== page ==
"We tend to overestimate what we can do in a day and underestimate what we can achieve in a decade."
The consistency of your endeavors (exercise, companionship, work) is more important than the quantity. Nothing beats small things done every day which is way more important than what you do occasionally.
“All the greatest prizes in life, in wealth, relationships, or knowledge, come from the magic of compounding interest by amplifying small steady gains. All you need for abundance is to keep adding 1% more than you subtract on a regular basis.”
Once upon a time, in a small village nestled at the foot of a magnificent mountain range, there lived a young girl named Lily. Lily was known for her boundless energy, enthusiasm, and a strong desire to accomplish great things. She was always making grand plans for each day, convinced that she could conquer the world in just twenty-four hours.
Every morning, Lily would wake up with a new goal for the day. On some days, she would start her day by imagining herself as a great painter, envisioning a masterpiece on her canvas. On another day, she would set out to learn a new musical instrument, believing that she would become a virtuoso in a matter of hours. Some days, she would try to solve complex mathematical problems, read an entire library's worth of books, and even learn a new language.
Each day though, as the day progressed, Lily would become increasingly frustrated and disappointed. She would realize that she hadn't accomplished even a fraction of what she had set out to do. The painting would be a mere sketch, the musical instrument would remain untouched, and the mathematical problems would seem unsolvable. Overwhelmed, she would retire to her bed at night, feeling defeated and disheartened.
One evening, while pondering over her constant inability to achieve her daily goals, Lily's wise grandmother approached her. She had witnessed Lily's struggles and recognized the pattern of overestimating what could be done in a single day. With a gentle smile, she shared a story with Lily. "Long ago, when I was a young girl just like you," her grandmother began, "I too believed that I could change the world overnight. But as the years passed, I discovered that true greatness comes not from what we achieve in a day, but what we dedicate ourselves to over time." Curious as ever, Lily urged her grandmother to continue.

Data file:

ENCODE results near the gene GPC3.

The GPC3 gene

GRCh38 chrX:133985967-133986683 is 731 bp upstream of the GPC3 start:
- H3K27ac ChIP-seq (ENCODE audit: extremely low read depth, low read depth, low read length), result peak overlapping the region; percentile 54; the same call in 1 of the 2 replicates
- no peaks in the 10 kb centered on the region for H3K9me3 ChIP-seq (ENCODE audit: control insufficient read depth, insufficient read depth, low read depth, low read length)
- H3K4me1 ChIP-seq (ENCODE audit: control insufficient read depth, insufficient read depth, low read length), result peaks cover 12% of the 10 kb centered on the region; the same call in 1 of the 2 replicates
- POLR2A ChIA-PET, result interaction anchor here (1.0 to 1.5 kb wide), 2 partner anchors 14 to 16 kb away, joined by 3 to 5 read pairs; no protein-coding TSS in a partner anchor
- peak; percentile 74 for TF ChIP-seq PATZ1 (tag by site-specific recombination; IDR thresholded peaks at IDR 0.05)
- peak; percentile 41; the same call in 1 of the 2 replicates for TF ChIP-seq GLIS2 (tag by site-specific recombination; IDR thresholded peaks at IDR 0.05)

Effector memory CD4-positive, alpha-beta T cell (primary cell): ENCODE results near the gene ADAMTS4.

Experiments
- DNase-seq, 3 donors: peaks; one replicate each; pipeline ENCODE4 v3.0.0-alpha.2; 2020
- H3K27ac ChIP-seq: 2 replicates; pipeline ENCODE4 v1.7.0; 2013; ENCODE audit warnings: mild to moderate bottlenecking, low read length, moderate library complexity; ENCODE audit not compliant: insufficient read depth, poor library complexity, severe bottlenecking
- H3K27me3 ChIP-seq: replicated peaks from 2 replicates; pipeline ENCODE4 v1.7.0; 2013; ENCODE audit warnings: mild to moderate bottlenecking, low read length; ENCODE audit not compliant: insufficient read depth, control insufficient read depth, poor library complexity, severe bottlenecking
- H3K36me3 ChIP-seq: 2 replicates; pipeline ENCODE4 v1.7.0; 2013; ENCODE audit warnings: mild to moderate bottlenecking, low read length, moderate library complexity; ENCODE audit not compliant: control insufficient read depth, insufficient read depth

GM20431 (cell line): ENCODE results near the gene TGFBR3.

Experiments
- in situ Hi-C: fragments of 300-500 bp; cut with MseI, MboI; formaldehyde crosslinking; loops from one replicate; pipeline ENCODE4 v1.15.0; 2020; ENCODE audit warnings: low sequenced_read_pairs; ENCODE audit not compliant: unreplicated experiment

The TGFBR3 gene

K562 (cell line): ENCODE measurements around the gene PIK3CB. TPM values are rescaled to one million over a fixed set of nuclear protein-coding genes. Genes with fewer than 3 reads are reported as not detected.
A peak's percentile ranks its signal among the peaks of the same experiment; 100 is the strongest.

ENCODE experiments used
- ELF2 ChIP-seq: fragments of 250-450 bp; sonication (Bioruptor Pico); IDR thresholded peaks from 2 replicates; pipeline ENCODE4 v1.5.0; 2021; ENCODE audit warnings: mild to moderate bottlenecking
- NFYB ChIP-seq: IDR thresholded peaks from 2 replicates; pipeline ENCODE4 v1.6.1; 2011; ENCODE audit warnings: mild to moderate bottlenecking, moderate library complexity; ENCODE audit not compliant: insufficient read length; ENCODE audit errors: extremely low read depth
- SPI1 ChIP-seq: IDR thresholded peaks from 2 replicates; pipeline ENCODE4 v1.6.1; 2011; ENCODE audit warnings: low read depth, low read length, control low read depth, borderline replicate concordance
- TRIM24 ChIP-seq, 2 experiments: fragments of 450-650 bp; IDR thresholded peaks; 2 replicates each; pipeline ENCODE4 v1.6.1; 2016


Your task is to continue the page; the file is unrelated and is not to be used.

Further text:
"There was once a young architect named Samuel," her grandmother continued. "He dreamt of building a grand cathedral that would stand as a testament to his skill and dedication. Samuel knew that such a task couldn't be completed in a day, a month, or even a year. But he was determined to see his vision come to life." For the next ten years, Samuel tirelessly worked on his masterpiece. He meticulously planned the intricate details, carefully selected materials, and assembled a team of skilled craftsmen. Day after day, they worked diligently, putting their hearts and souls into every brick and every stroke of paint.
When the day finally arrived, Samuel's cathedral stood tall, an awe-inspiring marvel that left all who beheld it speechless. The villagers marveled at the grandeur and wondered how a mere mortal could accomplish such a feat. Samuel had realized that while he may have underestimated the time it would take, he had also greatly underestimated his own ability to achieve greatness over a decade.
Lily listened intently, absorbing the wisdom her grandmother's story conveyed. She realized that her grandmother was trying to tell her that it's natural to overestimate what can be accomplished in a day, but true success often requires patience, persistence, and a long-term perspective.
From that day forward, Lily learned to set more realistic expectations for herself. She embraced the idea that progress is a gradual process, and she started focusing on long-term goals instead of overwhelming herself with short-term aspirations. Over the years, she cultivated her talents, honed her skills, and accomplished remarkable things, each step bringing her closer to her own version of greatness.